Economic development, Social development, Sub saharan africa
For the past thirty years Africa has produced a more noticeably inferior reserve of human capital than other developing regions. This is puzzling because at the inception of independence, the future of Africa looked promising. However, during the 1970s both the political and economic situation in Africa began to deteriorate, and since 1980, the aggregate per capita GDP in sub-Saharan Africa has declined at almost one percent per fiscal year. Thirty-two countries are poorer now than they were twenty years ago, and sub-Saharan Africa is now the lowest-income region in the world despite the fact that during the last two decades Africa has attracted more aid per capita than other developing regions. I hypothesize that focusing primarily on economic growth as the primary means of development has undermined and deterred social development in sub-Saharan Africa. I believe that as foreign investment and debt increase, social development stagnates and even declines. I argue that because of the focus on economics and lack of focus on social and cultural considerations sustained economic growth has been devitalized in sub-Saharan Africa. For this research I employed time-series, cross-sectional regression analysis to test the relative importance of the economic development model on social development in sub-Saharan Africa. My analysis of the forty-eight countries over thirty years gives leverage to the critique of economic growth centered development policies.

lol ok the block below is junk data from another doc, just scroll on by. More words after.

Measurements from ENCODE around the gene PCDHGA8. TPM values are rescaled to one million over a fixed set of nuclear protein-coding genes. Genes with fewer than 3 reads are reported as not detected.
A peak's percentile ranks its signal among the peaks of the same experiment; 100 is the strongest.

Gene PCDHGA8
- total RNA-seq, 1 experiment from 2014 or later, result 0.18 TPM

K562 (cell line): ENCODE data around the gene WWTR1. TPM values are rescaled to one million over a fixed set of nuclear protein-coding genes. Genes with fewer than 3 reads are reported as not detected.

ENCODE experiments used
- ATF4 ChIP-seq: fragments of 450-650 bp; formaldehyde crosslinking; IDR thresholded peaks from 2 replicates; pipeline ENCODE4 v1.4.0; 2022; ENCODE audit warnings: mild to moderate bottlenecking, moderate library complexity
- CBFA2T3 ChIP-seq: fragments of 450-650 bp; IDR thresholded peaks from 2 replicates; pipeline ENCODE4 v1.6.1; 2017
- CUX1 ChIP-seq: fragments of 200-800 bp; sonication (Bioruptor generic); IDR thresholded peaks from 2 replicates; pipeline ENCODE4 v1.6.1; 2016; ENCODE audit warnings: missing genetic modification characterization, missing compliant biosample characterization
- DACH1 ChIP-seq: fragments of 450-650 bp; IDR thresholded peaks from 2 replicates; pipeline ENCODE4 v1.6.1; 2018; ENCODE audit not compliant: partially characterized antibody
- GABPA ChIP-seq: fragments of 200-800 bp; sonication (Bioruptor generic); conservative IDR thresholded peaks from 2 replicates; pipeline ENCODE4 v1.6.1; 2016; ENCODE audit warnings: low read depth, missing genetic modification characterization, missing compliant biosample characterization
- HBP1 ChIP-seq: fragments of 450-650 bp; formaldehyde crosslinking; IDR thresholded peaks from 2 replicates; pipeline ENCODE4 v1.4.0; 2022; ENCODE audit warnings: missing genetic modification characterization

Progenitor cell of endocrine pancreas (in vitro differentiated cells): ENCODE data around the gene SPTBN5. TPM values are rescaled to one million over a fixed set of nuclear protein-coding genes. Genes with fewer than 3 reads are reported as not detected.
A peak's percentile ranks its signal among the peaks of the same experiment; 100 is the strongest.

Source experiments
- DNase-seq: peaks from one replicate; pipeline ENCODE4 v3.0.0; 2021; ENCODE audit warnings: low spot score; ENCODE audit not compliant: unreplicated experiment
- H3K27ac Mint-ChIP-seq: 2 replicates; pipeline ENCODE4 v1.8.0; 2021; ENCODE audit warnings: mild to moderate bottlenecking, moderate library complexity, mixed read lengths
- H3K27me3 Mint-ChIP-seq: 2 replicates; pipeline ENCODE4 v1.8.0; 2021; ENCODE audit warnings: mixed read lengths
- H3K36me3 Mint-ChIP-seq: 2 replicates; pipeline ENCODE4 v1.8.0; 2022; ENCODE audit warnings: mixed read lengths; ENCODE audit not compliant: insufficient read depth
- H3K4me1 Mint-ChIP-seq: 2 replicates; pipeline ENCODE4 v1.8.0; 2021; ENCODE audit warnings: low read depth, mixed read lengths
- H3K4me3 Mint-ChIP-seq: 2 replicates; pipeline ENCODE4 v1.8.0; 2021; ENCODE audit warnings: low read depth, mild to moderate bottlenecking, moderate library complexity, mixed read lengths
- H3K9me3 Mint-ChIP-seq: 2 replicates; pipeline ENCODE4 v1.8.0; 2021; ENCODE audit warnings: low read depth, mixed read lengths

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Master of Arts (M.A.)
College of Arts and Sciences
Length of Campus-only Access
Masters Thesis (Open Access)
Arts and Sciences -- Dissertations, Academic; Development; Dissertations, Academic -- Arts and Sciences
Wingo, Michelle L., "Social Underdevelopment In Sub-saharan Africa" (2004). Electronic Theses and Dissertations. 155.